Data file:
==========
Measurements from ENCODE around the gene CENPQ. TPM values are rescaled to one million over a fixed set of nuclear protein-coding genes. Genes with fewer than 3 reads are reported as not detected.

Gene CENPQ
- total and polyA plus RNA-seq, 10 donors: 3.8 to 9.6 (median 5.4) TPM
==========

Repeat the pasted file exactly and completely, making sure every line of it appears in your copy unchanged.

Measurements from ENCODE around the gene CENPQ. TPM values are rescaled to one million over a fixed set of nuclear protein-coding genes. Genes with fewer than 3 reads are reported as not detected.

Gene CENPQ
- total and polyA plus RNA-seq, 10 donors: 3.8 to 9.6 (median 5.4) TPM